Monday, July 11, 2011

Taibbi on Obama & Wall Street

Matt Taibbi's 7/6/11 blog post highlights Frank Rich's recent article in New York magazine. Therein Rich sternly criticizes the President for letting Wall Street off the hook for its crimes. Rich was once considered a die-hard Obama supporter and now he's complaining that the President is enamored of powerful, white financiers who sycophantically courts their favor while granting not just bailouts but immunity in return.

Taibbi, like most of us progressives, laments our high hopes that Obama was going to change the corrupt Washington system. And that we must now face the obvious fact that he too is bought and paid for by the criminal system that has been the true governor of the world government since time immemorial. To wit, despite the record number of small internet contributors to Obama's campaign by far the majority of those donations were dwarfed by Wall Street purchasing direct influence. Hence we get specious anti-corporation and people-supporting rhetoric that is merely for show, a means to manipulate the masses still clinging to their false hopes, while further enriching the corporate masters through retaining tax breaks.This is nowhere more evident in the lack of prosecution of the heinous criminal activity of those who brought the world economy to the brink of collapse.

Obama's latest concession to the rich is accepting their frame of austerity, that somehow this fiscal mess is a government spending problem, mostly on those nasty programs that actually help the less fortunate. Our situation is caused by giving too much to those in need instead of giving too much to those that have every need satiated with unprecedented wealth beyond all imagining? So the rest of us need to tighten our belts and accept austerity while the wealthiest among us have keep buying larger and larger sizes of stretch pants to accommodate their ever-increasing girth?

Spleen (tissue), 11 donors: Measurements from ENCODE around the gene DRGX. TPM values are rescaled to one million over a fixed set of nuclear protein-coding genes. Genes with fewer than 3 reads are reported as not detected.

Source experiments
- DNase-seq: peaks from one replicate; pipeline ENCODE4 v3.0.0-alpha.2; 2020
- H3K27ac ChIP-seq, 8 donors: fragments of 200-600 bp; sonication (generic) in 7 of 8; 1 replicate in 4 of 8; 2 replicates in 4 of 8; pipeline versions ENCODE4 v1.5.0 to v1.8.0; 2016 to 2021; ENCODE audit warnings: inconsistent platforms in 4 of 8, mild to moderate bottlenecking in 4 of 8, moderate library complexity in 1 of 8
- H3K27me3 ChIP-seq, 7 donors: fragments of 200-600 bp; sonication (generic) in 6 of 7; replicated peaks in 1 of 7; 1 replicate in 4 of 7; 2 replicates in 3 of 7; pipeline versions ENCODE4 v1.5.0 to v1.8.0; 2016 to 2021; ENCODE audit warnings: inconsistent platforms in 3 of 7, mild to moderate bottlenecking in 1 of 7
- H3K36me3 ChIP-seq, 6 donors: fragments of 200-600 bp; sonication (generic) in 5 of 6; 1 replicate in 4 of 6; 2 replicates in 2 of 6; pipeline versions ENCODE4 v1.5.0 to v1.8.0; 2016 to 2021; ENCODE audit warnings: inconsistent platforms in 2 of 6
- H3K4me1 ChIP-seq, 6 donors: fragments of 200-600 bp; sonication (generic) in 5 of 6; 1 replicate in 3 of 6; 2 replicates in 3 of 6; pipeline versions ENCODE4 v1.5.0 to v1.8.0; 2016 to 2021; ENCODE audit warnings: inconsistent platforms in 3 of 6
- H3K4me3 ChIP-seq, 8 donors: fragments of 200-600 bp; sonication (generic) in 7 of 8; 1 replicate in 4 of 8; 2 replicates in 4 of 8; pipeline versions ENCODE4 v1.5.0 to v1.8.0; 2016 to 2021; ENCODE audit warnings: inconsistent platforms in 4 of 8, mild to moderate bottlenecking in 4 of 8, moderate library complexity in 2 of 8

Yes, Obama talks a good game but most of us former supporters now realize it is just talk, that actions always speak louder than words. And given the same types of financial instruments that created the meltdown are still in play by those banks once considered too big to fail who are now even bigger than ever, things won't change with Obama in the White House. It is seriously time to consider a leader who will stand firm to enact true progressive reform. I guess this isn't feasible for 2012 so that gives us almost 5 years for the 2016 elections to pick right next time.

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